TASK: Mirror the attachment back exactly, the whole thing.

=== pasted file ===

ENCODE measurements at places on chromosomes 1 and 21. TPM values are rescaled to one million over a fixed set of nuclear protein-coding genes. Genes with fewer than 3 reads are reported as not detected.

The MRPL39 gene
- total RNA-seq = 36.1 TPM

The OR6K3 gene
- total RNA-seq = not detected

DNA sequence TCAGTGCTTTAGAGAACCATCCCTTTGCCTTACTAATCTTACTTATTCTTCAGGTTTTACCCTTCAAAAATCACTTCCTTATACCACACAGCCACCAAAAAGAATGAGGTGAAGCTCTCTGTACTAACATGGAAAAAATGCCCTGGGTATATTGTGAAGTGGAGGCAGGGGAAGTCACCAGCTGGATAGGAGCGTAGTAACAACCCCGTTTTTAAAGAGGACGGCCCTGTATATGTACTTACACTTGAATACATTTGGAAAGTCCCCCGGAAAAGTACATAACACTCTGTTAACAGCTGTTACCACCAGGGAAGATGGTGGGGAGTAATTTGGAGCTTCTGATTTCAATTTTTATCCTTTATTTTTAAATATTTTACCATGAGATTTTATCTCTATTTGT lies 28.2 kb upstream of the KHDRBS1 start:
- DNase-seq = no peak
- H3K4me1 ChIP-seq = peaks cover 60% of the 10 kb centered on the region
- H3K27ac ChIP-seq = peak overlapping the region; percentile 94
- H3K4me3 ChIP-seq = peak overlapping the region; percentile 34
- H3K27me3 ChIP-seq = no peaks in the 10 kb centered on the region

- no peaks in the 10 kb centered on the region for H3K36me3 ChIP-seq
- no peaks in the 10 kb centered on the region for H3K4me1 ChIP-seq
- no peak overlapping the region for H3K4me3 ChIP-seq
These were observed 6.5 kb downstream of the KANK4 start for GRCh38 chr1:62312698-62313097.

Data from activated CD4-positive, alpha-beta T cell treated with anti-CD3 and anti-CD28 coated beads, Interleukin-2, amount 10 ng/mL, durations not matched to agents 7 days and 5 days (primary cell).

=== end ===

ENCODE measurements at places on chromosomes 1 and 21. TPM values are rescaled to one million over a fixed set of nuclear protein-coding genes. Genes with fewer than 3 reads are reported as not detected.

The MRPL39 gene
- total RNA-seq = 36.1 TPM

The OR6K3 gene
- total RNA-seq = not detected

DNA sequence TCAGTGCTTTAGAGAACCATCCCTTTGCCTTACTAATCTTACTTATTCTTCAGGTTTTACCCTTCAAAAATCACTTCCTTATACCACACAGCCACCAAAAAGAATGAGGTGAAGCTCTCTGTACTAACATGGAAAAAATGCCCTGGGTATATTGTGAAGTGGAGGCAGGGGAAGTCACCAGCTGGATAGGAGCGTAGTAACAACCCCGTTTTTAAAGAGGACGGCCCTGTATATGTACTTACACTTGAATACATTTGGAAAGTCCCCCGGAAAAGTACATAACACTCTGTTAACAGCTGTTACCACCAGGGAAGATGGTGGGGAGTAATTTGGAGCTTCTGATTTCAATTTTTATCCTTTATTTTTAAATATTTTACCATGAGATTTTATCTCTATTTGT lies 28.2 kb upstream of the KHDRBS1 start:
- DNase-seq = no peak
- H3K4me1 ChIP-seq = peaks cover 60% of the 10 kb centered on the region
- H3K27ac ChIP-seq = peak overlapping the region; percentile 94
- H3K4me3 ChIP-seq = peak overlapping the region; percentile 34
- H3K27me3 ChIP-seq = no peaks in the 10 kb centered on the region

- no peaks in the 10 kb centered on the region for H3K36me3 ChIP-seq
- no peaks in the 10 kb centered on the region for H3K4me1 ChIP-seq
- no peak overlapping the region for H3K4me3 ChIP-seq
These were observed 6.5 kb downstream of the KANK4 start for GRCh38 chr1:62312698-62313097.

Data from activated CD4-positive, alpha-beta T cell treated with anti-CD3 and anti-CD28 coated beads, Interleukin-2, amount 10 ng/mL, durations not matched to agents 7 days and 5 days (primary cell).